At last year’s California State Beekeeping Convention there was a scheduled panel discussion concerning the “Future of Beekeeping”. Most attendees anticipated a presentation covering the usual list of depressing topics in the world of beekeeping: Pesticides, dwindling natural forage, mites, viruses, high costs, etc. However, this conversation never happened. In fact, there was never any conversation at all. Due to extreme fire danger and the ferocious Santa Ana winds hammering the convention site, the local power company imposed a blackout. This effectively shut down the discussion and the convention.
So, what about the future of beekeeping? The underlying message of the shutdown could not have been more clear: The future of beekeeping – at least in California – no doubt includes fire and imposed blackouts.
Today as we post this entry, at least four major wildfires are still burning in California, all of them uncontained. Besides the loss of property and lives, these fires bring considerable collateral damage to beekeepers and their bees. We cannot think of a year in recent memory when California beekeepers – including several of our customers – have not lost a significant number of colonies due to fire.
Besides the actual burning of colonies, bees also perish in fires due to smoke inhalation. Bees, of course, can tolerate a certain amount of smoke, as any beekeeper using a smoker knows. However, it is the quality of smoke that can be especially damaging to bees. Smoke from a beekeeper’s smoker is a lot different than smoke from a burning house. Urban smoke contains chemicals from burnt plastic, PVC, carpeting, appliances, vehicles, as well as many other toxic sources. For example, in last year’s Paradise Fire, which destroyed the community of Paradise, CA, the smoke from the burning structures killed many nearby beehives, even though the actual fire never touched them.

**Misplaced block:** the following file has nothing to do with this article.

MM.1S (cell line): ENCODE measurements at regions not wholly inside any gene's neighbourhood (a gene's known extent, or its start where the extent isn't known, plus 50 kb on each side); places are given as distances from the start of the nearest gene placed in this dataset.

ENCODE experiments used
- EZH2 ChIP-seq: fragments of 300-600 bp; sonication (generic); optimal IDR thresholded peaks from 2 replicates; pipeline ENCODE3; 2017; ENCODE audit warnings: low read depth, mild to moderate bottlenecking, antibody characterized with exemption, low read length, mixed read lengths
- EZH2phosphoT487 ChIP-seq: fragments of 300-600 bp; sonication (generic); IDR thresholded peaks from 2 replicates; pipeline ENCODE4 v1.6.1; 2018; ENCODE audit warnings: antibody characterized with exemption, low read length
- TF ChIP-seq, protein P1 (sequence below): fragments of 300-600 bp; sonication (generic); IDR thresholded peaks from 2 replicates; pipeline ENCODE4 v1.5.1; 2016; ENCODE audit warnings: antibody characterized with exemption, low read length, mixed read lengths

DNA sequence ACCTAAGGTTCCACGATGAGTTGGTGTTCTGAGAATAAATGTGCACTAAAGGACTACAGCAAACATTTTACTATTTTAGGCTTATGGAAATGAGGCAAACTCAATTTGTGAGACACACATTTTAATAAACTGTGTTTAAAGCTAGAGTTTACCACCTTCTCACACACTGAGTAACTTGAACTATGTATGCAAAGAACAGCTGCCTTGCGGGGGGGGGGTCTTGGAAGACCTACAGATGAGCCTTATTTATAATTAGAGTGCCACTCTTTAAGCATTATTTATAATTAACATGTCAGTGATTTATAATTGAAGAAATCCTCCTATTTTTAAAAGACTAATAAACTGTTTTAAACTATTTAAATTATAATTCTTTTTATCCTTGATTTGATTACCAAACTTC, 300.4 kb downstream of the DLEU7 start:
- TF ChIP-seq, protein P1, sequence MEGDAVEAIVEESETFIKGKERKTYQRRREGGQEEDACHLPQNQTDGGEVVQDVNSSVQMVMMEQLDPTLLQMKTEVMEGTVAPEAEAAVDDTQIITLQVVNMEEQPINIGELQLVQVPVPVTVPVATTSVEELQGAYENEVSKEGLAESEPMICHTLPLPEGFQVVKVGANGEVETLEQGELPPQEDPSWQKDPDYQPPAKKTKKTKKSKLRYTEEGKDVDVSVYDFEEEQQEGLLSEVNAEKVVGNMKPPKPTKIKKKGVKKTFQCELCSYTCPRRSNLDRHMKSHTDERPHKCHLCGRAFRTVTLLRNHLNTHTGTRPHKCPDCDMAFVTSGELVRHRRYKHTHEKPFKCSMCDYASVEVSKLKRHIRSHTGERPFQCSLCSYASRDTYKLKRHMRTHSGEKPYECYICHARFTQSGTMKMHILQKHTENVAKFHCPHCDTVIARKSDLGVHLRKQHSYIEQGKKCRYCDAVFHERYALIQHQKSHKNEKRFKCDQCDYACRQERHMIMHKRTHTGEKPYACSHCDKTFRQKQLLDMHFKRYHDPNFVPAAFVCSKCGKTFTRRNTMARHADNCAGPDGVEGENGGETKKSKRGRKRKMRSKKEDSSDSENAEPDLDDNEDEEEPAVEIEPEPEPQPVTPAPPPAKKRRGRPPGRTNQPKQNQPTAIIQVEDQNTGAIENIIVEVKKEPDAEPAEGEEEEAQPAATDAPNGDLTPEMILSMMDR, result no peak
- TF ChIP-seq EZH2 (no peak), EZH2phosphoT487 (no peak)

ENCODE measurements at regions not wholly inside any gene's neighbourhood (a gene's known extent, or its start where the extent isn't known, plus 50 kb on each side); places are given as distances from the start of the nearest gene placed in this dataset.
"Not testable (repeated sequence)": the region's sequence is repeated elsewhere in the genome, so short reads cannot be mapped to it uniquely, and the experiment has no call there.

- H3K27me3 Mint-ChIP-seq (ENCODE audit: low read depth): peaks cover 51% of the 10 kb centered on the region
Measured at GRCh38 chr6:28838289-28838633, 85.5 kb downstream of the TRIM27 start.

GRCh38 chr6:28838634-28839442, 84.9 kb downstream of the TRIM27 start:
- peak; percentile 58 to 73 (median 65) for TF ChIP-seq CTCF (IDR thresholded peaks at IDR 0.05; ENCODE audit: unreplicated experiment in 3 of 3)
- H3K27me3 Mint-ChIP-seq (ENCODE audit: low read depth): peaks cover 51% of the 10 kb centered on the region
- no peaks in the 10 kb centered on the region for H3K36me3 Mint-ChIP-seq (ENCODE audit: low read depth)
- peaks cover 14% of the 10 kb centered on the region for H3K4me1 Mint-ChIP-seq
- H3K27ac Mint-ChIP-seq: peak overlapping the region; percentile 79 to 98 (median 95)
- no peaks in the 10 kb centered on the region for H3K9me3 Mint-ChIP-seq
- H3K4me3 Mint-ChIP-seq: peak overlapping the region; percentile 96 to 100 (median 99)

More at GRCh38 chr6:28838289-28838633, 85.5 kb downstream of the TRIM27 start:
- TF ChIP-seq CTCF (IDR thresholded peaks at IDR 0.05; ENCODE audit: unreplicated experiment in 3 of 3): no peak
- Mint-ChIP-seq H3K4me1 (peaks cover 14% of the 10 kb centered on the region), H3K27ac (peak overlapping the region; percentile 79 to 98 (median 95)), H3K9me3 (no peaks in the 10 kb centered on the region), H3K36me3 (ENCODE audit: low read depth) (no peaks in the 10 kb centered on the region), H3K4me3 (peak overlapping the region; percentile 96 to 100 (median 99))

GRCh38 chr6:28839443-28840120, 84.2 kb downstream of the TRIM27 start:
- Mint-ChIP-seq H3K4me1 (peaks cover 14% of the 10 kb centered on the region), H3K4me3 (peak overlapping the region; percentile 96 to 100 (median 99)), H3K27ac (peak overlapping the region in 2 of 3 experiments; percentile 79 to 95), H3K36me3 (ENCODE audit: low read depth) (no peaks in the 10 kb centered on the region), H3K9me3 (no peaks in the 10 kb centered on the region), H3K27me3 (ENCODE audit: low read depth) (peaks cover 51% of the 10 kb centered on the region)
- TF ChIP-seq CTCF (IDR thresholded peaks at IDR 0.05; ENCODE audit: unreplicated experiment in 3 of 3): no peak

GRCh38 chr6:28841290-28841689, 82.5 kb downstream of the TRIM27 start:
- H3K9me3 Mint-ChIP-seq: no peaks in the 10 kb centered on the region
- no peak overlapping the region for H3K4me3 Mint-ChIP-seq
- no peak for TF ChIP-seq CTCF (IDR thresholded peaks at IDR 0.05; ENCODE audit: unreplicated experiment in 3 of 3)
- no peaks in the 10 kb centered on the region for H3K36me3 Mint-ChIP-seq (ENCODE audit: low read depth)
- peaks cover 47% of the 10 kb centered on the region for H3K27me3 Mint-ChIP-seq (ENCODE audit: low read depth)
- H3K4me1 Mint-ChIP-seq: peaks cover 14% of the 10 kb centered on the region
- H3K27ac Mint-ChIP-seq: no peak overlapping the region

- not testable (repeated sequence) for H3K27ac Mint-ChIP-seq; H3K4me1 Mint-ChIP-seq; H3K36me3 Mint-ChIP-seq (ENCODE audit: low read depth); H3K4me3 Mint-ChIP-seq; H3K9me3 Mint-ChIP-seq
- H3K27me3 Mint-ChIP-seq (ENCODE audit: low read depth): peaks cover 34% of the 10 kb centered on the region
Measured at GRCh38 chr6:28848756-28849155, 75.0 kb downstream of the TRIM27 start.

Beekeepers themselves are also affected by this new reality of ongoing fire danger. We know of some commercial beekeepers who no longer use their smoker in fire-prone areas, and have switched to sprayers filled with liquid smoke or other essential oil mixtures and water. At Wildflower Meadows, when the fire danger becomes too high, we too put away our smokers and either work the bees without smoke, or sometimes even take the day off. On high-risk fire days, we instead focus our efforts on filling the water tubs in our yards to keep them from evaporating up in the dry Santa Ana winds.
The future of beekeeping, for the most part however, is largely beyond our control as individual beekeepers. When the power goes off, as it did last fall at the convention, another “future of beekeeping” also became clear. Beekeepers at the disrupted convention, instead of griping, got together for a modest lunch (sandwiches – no power) and instead spoke about some more pleasant topics; family, friends, time off, keeping bees, and various adventures. In this way, the future of beekeeping looked a lot like the present – beekeepers getting together, helping each other, not running from adversity, and doing the best they can . . . as always.